A London-based body overseeing the setting of accounting standards that are adopted in Australia has used the climate talks in Glasgow to announce the creation of a sustainability standards board.
The IFRS Foundation told the COP 26 conference in Glasgow that it had formally established the International Sustainability Standards Board, which has been created to meet the demand for global rules for non-financial reporting.
Sustainability standards will include detailed guidance on how climate reporting should be done by companies and other entities.
The announcement of the creation of the new board was also accompanied by news that two prototype standards covering climate-related disclosures and general sustainability disclosure rules that have been drawn from a range of different sources such as the Climate Disclosure Standards Board and the Value Reporting Foundation.
Australia already adopts the accounting standards issued by the International Accounting Standards Board, a body overseen by the IFRS Foundation, and the Australian Accounting Standards Board will look to incorporate the new standards in Australia.
Erkki Liikanen, chair of the IFRS Foundation Trustees, told COP 26 that the new body of guidance is a part of ensuring the quality of information to investors in capital markets on non-financial information is high in the same way as standards for financial reports.
“In financial reporting, this problem with data quality is largely solved. Twenty years ago, the International Organization of Securities Commissions (IOSCO) strongly supported the creation of the IFRS Foundation and the International Accounting Standards Board (IASB),” Likanen said.
“Now, more than 140 countries require companies to report using IFRS Accounting Standards. Investors get high-quality, assured and globally comparable financial information with which to make investment and capital-allocation decisions. Companies have to standardise their reporting to the markets.”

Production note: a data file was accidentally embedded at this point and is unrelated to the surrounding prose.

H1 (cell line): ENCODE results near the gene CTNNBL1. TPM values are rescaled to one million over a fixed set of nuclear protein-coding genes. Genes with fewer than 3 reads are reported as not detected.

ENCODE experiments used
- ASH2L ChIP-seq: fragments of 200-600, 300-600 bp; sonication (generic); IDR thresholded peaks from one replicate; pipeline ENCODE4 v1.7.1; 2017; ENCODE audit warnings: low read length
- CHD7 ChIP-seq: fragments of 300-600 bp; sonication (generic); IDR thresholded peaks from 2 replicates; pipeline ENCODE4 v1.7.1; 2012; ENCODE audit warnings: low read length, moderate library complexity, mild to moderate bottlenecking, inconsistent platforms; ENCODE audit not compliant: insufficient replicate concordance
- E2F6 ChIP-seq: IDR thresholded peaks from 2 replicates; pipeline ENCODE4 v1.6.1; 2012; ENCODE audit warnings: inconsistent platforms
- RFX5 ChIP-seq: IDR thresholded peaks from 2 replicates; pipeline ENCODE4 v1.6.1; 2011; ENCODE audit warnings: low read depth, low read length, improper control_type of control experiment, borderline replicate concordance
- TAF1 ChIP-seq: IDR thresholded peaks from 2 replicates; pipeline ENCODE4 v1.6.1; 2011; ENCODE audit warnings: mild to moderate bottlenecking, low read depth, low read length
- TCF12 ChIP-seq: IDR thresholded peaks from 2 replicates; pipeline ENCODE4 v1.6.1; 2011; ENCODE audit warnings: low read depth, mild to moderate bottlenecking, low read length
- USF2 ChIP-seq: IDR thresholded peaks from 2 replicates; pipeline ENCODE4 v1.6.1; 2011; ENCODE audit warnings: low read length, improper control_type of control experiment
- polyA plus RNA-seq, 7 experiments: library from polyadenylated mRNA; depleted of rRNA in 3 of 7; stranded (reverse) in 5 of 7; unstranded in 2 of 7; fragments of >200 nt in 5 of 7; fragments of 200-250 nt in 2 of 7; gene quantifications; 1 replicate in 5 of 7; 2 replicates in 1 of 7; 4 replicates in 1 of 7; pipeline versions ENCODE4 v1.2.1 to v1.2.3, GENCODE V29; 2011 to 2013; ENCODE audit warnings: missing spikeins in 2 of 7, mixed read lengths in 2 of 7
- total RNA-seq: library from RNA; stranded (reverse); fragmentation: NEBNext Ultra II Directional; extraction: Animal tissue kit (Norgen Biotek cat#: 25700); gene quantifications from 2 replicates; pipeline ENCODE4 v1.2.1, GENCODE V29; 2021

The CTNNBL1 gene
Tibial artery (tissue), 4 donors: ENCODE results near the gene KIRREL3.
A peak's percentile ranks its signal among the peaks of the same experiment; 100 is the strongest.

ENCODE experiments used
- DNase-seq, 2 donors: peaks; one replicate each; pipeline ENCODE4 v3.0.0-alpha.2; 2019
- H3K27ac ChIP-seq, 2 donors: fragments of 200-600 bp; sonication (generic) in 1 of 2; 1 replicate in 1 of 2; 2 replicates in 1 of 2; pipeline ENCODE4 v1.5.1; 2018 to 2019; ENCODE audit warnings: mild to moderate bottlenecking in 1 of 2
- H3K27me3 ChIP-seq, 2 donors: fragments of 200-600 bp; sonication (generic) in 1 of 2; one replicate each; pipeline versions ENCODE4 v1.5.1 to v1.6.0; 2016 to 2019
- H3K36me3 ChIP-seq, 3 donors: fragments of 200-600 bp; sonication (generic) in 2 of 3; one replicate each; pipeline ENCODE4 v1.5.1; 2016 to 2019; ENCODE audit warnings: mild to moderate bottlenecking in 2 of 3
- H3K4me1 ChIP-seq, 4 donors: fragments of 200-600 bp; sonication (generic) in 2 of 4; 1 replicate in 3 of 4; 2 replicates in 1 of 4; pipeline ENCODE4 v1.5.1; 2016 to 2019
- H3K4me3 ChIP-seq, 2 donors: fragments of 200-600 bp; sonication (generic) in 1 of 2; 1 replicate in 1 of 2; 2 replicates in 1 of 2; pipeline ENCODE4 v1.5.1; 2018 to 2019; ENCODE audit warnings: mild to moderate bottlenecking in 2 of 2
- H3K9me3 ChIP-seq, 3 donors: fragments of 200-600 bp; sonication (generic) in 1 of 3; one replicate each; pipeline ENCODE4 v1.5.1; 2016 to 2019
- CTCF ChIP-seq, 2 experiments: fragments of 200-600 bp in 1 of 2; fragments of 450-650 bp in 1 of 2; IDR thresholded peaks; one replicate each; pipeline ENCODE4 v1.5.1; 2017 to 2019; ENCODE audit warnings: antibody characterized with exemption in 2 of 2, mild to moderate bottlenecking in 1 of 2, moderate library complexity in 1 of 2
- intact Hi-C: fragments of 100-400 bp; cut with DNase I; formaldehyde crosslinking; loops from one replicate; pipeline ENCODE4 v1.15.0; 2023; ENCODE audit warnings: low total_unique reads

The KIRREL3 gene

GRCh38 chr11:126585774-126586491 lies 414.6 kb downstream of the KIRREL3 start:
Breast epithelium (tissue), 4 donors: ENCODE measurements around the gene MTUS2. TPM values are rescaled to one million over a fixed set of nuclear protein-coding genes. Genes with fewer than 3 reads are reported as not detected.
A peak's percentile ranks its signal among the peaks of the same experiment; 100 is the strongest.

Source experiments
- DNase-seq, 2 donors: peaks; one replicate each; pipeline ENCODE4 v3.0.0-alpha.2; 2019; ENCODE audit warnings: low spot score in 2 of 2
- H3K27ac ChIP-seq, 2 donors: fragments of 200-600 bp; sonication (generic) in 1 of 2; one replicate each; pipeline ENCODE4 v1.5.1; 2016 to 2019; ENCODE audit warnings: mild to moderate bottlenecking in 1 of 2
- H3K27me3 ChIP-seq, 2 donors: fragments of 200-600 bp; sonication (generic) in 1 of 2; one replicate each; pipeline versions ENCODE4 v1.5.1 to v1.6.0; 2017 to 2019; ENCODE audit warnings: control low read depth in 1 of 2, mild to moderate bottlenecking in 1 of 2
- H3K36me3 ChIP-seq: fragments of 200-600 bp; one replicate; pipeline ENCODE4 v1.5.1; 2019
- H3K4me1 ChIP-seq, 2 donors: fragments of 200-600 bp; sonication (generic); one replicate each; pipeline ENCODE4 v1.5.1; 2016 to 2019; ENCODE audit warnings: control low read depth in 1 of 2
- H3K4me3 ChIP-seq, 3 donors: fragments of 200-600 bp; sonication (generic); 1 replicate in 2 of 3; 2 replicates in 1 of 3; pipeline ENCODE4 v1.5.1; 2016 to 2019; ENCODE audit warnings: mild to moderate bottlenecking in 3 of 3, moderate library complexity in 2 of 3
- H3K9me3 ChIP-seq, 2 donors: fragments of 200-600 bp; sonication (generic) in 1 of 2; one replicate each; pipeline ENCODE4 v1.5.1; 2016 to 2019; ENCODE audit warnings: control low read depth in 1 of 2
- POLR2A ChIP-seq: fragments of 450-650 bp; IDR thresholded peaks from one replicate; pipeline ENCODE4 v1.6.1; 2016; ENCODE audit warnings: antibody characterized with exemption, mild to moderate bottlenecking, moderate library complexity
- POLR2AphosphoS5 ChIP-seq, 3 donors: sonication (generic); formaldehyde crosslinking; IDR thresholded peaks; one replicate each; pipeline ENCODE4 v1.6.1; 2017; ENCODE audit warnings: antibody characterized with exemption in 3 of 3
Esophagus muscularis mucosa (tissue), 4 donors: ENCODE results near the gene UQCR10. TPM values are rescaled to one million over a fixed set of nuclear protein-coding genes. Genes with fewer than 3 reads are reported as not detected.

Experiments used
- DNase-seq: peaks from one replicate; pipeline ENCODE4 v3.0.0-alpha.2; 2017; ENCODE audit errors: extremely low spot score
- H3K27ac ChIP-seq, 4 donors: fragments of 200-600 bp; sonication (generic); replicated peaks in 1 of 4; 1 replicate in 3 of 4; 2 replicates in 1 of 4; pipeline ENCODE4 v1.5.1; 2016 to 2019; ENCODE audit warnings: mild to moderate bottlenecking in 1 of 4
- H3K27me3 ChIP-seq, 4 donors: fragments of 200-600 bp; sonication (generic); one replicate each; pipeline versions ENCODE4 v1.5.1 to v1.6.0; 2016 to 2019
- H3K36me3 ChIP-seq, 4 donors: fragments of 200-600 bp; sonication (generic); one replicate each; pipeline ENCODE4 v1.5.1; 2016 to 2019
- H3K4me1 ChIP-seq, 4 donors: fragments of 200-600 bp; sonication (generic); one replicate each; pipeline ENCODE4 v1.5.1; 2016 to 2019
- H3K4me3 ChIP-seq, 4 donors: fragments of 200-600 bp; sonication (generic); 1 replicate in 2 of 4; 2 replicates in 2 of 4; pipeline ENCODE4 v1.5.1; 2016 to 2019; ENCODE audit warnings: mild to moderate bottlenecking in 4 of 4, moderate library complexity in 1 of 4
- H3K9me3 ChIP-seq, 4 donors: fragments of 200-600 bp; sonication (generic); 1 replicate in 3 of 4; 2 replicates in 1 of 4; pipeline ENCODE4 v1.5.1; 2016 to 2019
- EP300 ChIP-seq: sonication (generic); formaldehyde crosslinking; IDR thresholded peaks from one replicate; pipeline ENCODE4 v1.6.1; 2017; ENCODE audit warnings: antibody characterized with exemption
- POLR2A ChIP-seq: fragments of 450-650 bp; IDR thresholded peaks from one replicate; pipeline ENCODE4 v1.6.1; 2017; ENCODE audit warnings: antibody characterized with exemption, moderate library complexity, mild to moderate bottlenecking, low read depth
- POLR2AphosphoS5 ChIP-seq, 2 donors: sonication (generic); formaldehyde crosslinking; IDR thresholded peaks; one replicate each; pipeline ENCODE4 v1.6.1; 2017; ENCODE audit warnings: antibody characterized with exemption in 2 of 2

The chair of the IFRS Foundation trustees said that at the time of the signing of the Kyoto Protocol in 1999 there was no linkage established between the financial reporting standards and sustainability frameworks.
“Capital markets can have an essential role to play in reaching net zero. But that can only happen when sustainability information is produced with the same rigour, assurance of quality and global comparability as financial information,” Likanen said.
The announcement of the new global body occurred in the same week when the Australian Labor Party flagged it wants to see companies flag to investors in their market reports how changes in the climate would impact on their business models.
“We agree that regulators and government should provide clearer guidance on this and what companies should be reporting – and we’ll have more to say about it,” Shadow Treasurer Jim Chalmers said to an audience watching the ACTU Virtual Super Trustees Forum.
“We’d like to see disclosures that are usable, credible and comparable, so that there is a baseline, all around the world, that we can measure against.”